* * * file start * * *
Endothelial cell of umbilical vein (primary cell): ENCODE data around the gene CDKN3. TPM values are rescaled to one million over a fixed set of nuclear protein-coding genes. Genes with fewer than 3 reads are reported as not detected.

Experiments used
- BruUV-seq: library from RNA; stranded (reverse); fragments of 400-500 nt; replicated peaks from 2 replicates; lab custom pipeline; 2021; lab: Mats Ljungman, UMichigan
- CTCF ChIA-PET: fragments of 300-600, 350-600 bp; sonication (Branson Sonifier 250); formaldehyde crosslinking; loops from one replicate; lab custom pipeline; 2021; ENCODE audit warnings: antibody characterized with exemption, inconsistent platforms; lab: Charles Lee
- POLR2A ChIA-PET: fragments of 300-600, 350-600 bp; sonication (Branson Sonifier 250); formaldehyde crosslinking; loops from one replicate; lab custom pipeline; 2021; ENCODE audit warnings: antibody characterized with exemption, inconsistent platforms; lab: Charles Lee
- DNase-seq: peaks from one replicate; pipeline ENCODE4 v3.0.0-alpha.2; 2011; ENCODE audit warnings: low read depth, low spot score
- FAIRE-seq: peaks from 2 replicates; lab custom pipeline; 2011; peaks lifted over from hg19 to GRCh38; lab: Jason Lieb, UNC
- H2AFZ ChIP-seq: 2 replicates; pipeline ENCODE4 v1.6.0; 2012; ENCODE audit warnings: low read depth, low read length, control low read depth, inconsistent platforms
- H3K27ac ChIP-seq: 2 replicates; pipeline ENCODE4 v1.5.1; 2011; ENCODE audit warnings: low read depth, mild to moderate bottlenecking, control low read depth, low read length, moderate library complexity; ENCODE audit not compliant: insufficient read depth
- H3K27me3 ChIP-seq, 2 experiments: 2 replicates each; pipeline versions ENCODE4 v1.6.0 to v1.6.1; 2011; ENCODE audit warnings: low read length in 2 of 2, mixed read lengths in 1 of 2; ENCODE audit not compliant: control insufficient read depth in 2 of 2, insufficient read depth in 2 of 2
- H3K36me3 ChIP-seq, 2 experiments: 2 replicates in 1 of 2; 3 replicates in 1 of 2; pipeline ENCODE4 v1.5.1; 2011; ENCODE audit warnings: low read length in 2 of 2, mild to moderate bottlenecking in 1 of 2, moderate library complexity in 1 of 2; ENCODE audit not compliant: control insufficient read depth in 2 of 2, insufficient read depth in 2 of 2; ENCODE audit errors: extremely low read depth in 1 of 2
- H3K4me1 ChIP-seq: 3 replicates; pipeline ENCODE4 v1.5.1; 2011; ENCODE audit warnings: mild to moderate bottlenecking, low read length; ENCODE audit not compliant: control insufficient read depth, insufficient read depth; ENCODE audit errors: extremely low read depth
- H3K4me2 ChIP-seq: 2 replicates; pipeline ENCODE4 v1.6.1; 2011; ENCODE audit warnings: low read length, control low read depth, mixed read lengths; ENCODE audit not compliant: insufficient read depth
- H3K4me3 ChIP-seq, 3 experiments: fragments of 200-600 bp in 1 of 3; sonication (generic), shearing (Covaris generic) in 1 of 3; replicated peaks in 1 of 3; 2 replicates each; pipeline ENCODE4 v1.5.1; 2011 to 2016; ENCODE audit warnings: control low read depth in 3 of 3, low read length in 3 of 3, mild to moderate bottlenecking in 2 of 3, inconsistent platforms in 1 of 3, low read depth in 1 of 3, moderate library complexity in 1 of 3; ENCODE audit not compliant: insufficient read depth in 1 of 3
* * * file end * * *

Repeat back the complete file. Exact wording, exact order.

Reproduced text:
Endothelial cell of umbilical vein (primary cell): ENCODE data around the gene CDKN3. TPM values are rescaled to one million over a fixed set of nuclear protein-coding genes. Genes with fewer than 3 reads are reported as not detected.

Experiments used
- BruUV-seq: library from RNA; stranded (reverse); fragments of 400-500 nt; replicated peaks from 2 replicates; lab custom pipeline; 2021; lab: Mats Ljungman, UMichigan
- CTCF ChIA-PET: fragments of 300-600, 350-600 bp; sonication (Branson Sonifier 250); formaldehyde crosslinking; loops from one replicate; lab custom pipeline; 2021; ENCODE audit warnings: antibody characterized with exemption, inconsistent platforms; lab: Charles Lee
- POLR2A ChIA-PET: fragments of 300-600, 350-600 bp; sonication (Branson Sonifier 250); formaldehyde crosslinking; loops from one replicate; lab custom pipeline; 2021; ENCODE audit warnings: antibody characterized with exemption, inconsistent platforms; lab: Charles Lee
- DNase-seq: peaks from one replicate; pipeline ENCODE4 v3.0.0-alpha.2; 2011; ENCODE audit warnings: low read depth, low spot score
- FAIRE-seq: peaks from 2 replicates; lab custom pipeline; 2011; peaks lifted over from hg19 to GRCh38; lab: Jason Lieb, UNC
- H2AFZ ChIP-seq: 2 replicates; pipeline ENCODE4 v1.6.0; 2012; ENCODE audit warnings: low read depth, low read length, control low read depth, inconsistent platforms
- H3K27ac ChIP-seq: 2 replicates; pipeline ENCODE4 v1.5.1; 2011; ENCODE audit warnings: low read depth, mild to moderate bottlenecking, control low read depth, low read length, moderate library complexity; ENCODE audit not compliant: insufficient read depth
- H3K27me3 ChIP-seq, 2 experiments: 2 replicates each; pipeline versions ENCODE4 v1.6.0 to v1.6.1; 2011; ENCODE audit warnings: low read length in 2 of 2, mixed read lengths in 1 of 2; ENCODE audit not compliant: control insufficient read depth in 2 of 2, insufficient read depth in 2 of 2
- H3K36me3 ChIP-seq, 2 experiments: 2 replicates in 1 of 2; 3 replicates in 1 of 2; pipeline ENCODE4 v1.5.1; 2011; ENCODE audit warnings: low read length in 2 of 2, mild to moderate bottlenecking in 1 of 2, moderate library complexity in 1 of 2; ENCODE audit not compliant: control insufficient read depth in 2 of 2, insufficient read depth in 2 of 2; ENCODE audit errors: extremely low read depth in 1 of 2
- H3K4me1 ChIP-seq: 3 replicates; pipeline ENCODE4 v1.5.1; 2011; ENCODE audit warnings: mild to moderate bottlenecking, low read length; ENCODE audit not compliant: control insufficient read depth, insufficient read depth; ENCODE audit errors: extremely low read depth
- H3K4me2 ChIP-seq: 2 replicates; pipeline ENCODE4 v1.6.1; 2011; ENCODE audit warnings: low read length, control low read depth, mixed read lengths; ENCODE audit not compliant: insufficient read depth
- H3K4me3 ChIP-seq, 3 experiments: fragments of 200-600 bp in 1 of 3; sonication (generic), shearing (Covaris generic) in 1 of 3; replicated peaks in 1 of 3; 2 replicates each; pipeline ENCODE4 v1.5.1; 2011 to 2016; ENCODE audit warnings: control low read depth in 3 of 3, low read length in 3 of 3, mild to moderate bottlenecking in 2 of 3, inconsistent platforms in 1 of 3, low read depth in 1 of 3, moderate library complexity in 1 of 3; ENCODE audit not compliant: insufficient read depth in 1 of 3